Dr. Gadi Segal, a business partner and a good friend, told me once that “the more therapeutic options you have for a disease, the more likely it is that none of them are really effective.” When I make the analogy to the realm of innovation, I hesitate to conclude that none of the innovation methodologies available are really effective… Let’s just agree that the abundance of approaches and techniques is indicative of the magnitude of the innovation challenges.
Learn about the several types of innovation challenges and how to overcome them
Types of Innovation Challenges
Some of these innovation challenges have to do with the process of ideation itself, while others with implementation, some are more relevant on an individual level, and others more on the organizational level. For this discussion, we can define one set of barriers that stop us from coming up with the right ideas (ideation / individual) and another set of challenges involved in the attempt to implement these ideas (implementation / organizational).
Fear of Making Mistakes
Think for a minute about the last time you participated in an innovation session. Think about yourself and about your colleagues. What were the barriers you were facing within that session? Did they have to do with fear of criticism? Perhaps they dealt with the insecurity that comes from not knowing how good your ideas are, or how well they will be received. Were these barriers connected to the fact that some of your ideas might have been a little too innovative? Or was it simply a reluctance to take an active a part in such a public discussion?
If you answered “yes” to any of these questions, you were facing some of the most common psychological barriers to innovation. While some of these barriers are relevant in many types of discussions, others are more innovation-specific. Many of these barriers have to do with our common fear of making mistakes – a fear developed and cultivated by mistake-phobic education systems and organizational cultures.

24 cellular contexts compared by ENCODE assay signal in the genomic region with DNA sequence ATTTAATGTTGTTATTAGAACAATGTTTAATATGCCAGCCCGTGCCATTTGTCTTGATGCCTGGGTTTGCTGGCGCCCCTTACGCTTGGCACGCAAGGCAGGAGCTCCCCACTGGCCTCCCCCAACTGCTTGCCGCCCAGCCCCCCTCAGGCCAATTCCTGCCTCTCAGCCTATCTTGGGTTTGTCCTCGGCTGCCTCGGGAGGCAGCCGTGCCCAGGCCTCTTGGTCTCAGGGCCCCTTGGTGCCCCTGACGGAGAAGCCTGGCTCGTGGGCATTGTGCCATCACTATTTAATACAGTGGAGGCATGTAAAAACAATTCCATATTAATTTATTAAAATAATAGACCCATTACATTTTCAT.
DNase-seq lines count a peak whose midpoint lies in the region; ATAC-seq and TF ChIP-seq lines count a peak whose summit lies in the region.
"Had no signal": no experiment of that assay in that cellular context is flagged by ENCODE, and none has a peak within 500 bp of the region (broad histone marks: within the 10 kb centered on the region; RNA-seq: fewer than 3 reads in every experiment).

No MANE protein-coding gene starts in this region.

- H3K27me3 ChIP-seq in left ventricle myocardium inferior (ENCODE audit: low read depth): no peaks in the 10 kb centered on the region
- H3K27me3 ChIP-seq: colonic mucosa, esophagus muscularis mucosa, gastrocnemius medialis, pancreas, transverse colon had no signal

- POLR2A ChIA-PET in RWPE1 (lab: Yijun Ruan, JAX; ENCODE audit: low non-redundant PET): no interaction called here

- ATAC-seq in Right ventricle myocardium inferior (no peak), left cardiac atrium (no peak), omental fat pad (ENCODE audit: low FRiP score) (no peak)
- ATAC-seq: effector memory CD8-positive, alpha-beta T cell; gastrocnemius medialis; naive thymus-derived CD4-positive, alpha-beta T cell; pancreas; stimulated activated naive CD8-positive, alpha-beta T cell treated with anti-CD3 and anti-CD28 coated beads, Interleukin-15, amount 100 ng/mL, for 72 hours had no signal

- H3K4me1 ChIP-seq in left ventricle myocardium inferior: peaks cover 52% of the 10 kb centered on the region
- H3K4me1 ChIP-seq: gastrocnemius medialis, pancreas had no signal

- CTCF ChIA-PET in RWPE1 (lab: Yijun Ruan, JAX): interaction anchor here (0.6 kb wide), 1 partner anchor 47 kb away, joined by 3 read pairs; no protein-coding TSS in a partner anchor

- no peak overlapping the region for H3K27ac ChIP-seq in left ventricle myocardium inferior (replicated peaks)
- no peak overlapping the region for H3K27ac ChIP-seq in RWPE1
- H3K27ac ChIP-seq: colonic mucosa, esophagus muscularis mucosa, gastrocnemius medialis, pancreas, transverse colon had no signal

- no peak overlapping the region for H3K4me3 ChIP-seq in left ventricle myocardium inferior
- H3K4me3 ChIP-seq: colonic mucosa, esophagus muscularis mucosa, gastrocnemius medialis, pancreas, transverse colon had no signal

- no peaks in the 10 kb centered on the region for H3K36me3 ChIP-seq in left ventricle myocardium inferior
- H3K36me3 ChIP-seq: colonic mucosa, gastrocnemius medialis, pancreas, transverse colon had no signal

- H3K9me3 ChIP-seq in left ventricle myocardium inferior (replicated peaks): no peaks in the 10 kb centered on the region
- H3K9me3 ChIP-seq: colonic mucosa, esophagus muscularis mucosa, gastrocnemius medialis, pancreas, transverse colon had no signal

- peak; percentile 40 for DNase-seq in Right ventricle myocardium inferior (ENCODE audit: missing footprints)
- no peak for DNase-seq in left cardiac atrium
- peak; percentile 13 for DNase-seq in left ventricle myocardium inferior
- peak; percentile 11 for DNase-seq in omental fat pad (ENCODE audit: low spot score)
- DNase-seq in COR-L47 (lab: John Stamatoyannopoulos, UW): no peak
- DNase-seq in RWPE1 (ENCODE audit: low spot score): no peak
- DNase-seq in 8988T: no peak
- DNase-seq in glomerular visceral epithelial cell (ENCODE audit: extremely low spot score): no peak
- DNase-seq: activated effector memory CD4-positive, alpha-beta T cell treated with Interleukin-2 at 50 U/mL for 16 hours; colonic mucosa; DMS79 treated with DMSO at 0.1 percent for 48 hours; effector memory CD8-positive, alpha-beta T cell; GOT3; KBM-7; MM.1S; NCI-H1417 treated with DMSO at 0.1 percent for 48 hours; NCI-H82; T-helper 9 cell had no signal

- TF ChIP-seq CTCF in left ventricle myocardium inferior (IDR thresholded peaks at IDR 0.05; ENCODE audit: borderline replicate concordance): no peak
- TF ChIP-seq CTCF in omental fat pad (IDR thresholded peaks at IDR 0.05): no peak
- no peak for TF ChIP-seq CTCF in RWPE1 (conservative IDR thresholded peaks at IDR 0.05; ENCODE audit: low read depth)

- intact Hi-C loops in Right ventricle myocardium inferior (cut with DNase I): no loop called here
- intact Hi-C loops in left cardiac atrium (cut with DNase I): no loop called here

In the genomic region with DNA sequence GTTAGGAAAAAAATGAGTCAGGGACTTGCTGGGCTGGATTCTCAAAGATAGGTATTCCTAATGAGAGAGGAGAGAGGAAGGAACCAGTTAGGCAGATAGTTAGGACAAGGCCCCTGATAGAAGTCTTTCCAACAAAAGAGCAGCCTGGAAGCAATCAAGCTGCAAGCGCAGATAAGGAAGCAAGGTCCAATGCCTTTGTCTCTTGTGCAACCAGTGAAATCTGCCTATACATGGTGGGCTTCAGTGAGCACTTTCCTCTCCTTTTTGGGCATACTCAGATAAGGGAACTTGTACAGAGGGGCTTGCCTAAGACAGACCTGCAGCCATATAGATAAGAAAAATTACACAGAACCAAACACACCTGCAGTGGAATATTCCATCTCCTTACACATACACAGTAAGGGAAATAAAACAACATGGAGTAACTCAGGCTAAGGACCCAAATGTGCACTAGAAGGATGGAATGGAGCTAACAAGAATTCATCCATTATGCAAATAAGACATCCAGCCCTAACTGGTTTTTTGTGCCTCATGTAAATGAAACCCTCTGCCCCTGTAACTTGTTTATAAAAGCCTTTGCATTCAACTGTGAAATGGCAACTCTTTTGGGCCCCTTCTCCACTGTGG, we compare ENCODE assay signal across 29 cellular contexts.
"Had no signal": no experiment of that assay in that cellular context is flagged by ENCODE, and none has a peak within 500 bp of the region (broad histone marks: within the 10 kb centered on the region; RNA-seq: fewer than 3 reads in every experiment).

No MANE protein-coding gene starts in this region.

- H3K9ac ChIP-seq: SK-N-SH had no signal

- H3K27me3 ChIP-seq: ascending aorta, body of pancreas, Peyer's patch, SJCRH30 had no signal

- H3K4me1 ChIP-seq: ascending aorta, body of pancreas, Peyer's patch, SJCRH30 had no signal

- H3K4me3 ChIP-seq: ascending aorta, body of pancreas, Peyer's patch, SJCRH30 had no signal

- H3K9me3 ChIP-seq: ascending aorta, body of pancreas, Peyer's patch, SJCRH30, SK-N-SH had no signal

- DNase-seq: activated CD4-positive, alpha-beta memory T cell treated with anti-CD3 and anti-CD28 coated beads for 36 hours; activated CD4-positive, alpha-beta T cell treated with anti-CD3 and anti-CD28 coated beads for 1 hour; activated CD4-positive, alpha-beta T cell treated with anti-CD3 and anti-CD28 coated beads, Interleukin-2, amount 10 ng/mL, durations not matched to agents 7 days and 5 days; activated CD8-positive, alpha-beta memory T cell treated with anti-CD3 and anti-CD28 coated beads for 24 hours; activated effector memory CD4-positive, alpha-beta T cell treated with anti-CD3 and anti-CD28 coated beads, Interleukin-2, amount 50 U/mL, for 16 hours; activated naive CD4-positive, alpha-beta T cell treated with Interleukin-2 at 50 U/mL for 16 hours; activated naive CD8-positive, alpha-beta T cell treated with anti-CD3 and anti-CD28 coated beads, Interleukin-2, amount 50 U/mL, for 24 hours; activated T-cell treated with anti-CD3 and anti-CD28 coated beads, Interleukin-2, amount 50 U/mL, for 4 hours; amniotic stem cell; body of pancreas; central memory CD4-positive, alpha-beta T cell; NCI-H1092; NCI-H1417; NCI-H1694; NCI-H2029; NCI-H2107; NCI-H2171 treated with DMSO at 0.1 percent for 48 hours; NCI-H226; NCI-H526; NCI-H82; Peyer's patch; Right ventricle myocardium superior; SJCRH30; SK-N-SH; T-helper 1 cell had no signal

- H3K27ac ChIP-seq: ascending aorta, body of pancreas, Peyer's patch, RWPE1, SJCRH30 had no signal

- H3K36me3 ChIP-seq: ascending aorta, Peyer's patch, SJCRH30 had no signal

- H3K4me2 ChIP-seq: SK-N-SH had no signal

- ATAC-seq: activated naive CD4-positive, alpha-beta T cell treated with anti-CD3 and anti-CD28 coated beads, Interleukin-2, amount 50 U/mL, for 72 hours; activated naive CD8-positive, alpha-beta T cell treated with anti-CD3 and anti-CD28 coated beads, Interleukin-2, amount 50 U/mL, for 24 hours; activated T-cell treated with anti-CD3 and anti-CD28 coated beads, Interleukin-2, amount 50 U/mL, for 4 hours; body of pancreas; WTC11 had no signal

There are several innovation methodologies that focus on dealing with these fears and barriers. The most familiar of which is Brainstorming. These methodologies employ various rules and principles designed to mitigate these fears.
You will notice that these barriers are relevant to voicing or sharing innovative ideas that we as individuals have already come up with. These barriers are serious, no doubt, but they have little to do with the actual act of coming up with an innovative idea. The barriers relevant to that elusive phase are quite different. They have less to do with our psychology and more to do with our cognitive capacity.
Let’s take the story of the refrigerator as an example. When this product was introduced to the market (early 20th century), it replaced the previously used ice-box. This simple device used blocks of ice that were put in a designated compartment at the top (the actual “ice-box” that gave it its name) of its structure. The products kept in the ice-box were organized so that the ones requiring colder temperatures were placed higher (closer to the ice), and the ones requiring more moderate temperatures were placed lower (farther from the ice). Does this design sound familiar?
For years, we have been bending down to take out our veggies from the bottom drawer of our modern refrigerator, while the freezer door (which most of us use much less) is located much more conveniently at the top of the appliance. When you think about it now it seems strange and irrational.
Why didn’t the refrigerator industry offer us a refrigerator with the freezer at the bottom and the main compartment above it? And why didn’t we, as consumers, ask for such a design? The answer has to do with a cognitive phenomenon called “Structural Fixedness.” Engineers and customers alike have created a strong link between the product and its structure. We have become structurally fixated. That fixedness has survived not only the transition from the ice-box to the refrigerator but also decades of advance in refrigeration technologies that have followed.
When we suffer from Structural Fixedness, we do not choose or intend to overlook potential changes in structure. We fail to consider these possibilities and, at the same time, fail to recognize our own failure. That is exactly the problem with structural fixedness and other cognitive barriers to innovation. These sneaky enemies are like stealth bombers – they stop us from coming up with innovative ideas, and we do not even know they are there.
Although we have only discussed innovation challenges briefly, one thing is already clear: If we are to use effective innovation methodologies, they must deal with more than one type of barrier.
Now that you know some of the key innovation challenges one can face, continue to gather insight and read about how to embrace failure.